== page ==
Analysis of Proposal 64

Analysis of Proposal 64

On October 1, Tyler L. created Proposal 64, an upgrade to the Compound Comptroller which patches the bug introduced in Proposal 62, which separated COMP distribution speeds between suppliers and borrowers and contained an unintentional bug. This new proposal a) patches the bug, preventing new users from being granted excessive COMP rewards, and b) locks COMP reward transfers for users who may have been affected by the bug. Further analysis is below on the means of the fix and which accounts will be prevented from COMP reward withdrawals.

Note: there will need to be another patch, after Proposal 64, to fully fix the issue and allow the rest of the accounts to continue standard accrual and transfers of COMP rewards. In the best case scenario, all accounts should continue to receive all rewards, past, present and future if some future (yet unbuilt) proposal is correctly applied.

Note: this patch (nor any other) has suggested recovering excess COMP that was given out to accounts. Instead, it aims to fix the accounting and return to proper accruals.

Effects of Proposal

Proposal 64 includes two adjustments to the Compound Comptroller functionality.

First, it changes line 1217 of distributeSupplierComp as follows:

- if (supplierIndex == 0 && supplyIndex > compInitialIndex) {
+ if (supplierIndex == 0 && supplyIndex >= compInitialIndex) {

and line 1256 of distributeBorrowerComp similarly:

- if (borrowerIndex == 0 && borrowIndex > compInitialIndex) {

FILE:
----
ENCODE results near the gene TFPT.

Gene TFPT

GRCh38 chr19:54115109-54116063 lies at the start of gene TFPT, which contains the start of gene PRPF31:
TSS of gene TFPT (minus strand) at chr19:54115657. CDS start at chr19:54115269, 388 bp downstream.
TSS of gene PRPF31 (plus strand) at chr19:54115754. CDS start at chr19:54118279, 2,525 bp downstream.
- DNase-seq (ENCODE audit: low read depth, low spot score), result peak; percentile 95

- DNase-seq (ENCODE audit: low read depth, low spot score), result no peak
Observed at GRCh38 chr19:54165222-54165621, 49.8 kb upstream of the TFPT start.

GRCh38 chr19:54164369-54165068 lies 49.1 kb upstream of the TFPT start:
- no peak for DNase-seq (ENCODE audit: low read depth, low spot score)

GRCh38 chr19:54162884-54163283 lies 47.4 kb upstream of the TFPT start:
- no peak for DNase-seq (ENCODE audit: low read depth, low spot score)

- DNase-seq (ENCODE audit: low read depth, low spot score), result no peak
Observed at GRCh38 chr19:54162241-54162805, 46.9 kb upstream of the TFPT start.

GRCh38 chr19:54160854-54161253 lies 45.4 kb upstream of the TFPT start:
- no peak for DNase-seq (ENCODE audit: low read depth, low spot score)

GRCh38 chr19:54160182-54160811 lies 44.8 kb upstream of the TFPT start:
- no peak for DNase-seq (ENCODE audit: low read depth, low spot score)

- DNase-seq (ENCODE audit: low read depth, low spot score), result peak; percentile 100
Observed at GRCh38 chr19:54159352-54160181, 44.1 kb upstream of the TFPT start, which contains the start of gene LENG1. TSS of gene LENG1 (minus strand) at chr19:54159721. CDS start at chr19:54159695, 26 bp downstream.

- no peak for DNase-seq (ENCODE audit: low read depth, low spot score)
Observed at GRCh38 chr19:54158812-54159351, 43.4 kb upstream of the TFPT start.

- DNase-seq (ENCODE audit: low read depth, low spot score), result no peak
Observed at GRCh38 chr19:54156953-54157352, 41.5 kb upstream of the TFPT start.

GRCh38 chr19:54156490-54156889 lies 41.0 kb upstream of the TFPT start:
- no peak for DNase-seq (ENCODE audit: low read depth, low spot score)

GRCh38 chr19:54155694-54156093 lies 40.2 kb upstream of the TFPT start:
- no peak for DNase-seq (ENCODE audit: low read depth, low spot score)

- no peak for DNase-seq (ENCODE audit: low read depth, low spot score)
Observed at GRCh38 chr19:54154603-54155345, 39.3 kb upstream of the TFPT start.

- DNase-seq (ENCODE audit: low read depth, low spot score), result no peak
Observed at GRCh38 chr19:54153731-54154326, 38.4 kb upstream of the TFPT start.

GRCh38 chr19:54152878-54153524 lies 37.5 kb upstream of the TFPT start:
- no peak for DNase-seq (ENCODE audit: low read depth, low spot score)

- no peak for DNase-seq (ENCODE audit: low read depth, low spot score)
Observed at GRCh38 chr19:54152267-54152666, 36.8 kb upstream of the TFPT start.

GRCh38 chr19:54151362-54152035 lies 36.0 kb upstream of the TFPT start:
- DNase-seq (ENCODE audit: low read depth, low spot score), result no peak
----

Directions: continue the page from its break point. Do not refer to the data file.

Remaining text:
+ if (borrowerIndex == 0 && borrowIndex >= compInitialIndex) {

Each missing equality check above excludes an entire set of uninitialized accounts from the conditional body. This in turn prevents those accounts from becoming initialized, since they incorrectly accrue COMP from an under-initialized position.

These changes prevent the bug from occuring for future users. Specifically: any account that would have been given excess COMP per the issue identified from Proposal 62, after this patch takes effect, will not be given excess COMP when later claiming COMP (or interacting with an affected market). Note: this does not undo the excess COMP that was accrued or distributed to accounts before this patch takes effect. Overall, this patch should return the Comptroller system to its normal path, except there are several accounts that did trigger the bug that will need to be properly accounted for before they can safely withdraw any future COMP rewards.

Thus, secondly, this patch includes the following patch in the beginning of grantCompInternal on line 1350:

+ for (uint i = 0; i < allMarkets.length; ++i) {
+   address market = address(allMarkets[i]);
+   bool noOriginalSpeed = compBorrowSpeeds[market] == 0;
+   bool invalidSupply = noOriginalSpeed && compSupplierIndex[market][user] > 0;
+   bool invalidBorrow = noOriginalSpeed && compBorrowerIndex[market][user] > 0;
+   if (invalidSupply || invalidBorrow) {
+     return amount;
+   }
+ }

The accounts that tripped the bug would have been given a non-zero index in the markets which did not have COMP rewards associated with them. For users that did not trip the bug, they would have and retain a zero index in such markets. Note: we use the old storage value to check if they had not been given a COMP speed. If this is true on either the supply or borrow side, we simply return with a no-op (that is: we do not transfer COMP and we return the COMP accrued is the same as the input value).

This snippet will, in effect, prevent an account which may have received excess COMP from claiming COMP from the protocol. It will not revert, but simply will not transfer out any COMP until a future patch that would ensure proper accounting for all such affected accounts.

Note: The check is overly broad and will prevent some users who have not actually hit the bug from claiming COMP as well – namely anyone who has interacted with a market which does not currently have a COMP (borrow) speed (cREP, cWBTC, cSAI, cAAVE, cYFI, cTUSD, cMKR, cSUSHI)

Note: In order for this patch to remain effective, no changes to COMP speeds should be made until claiming is unblocked for all users in the future patch.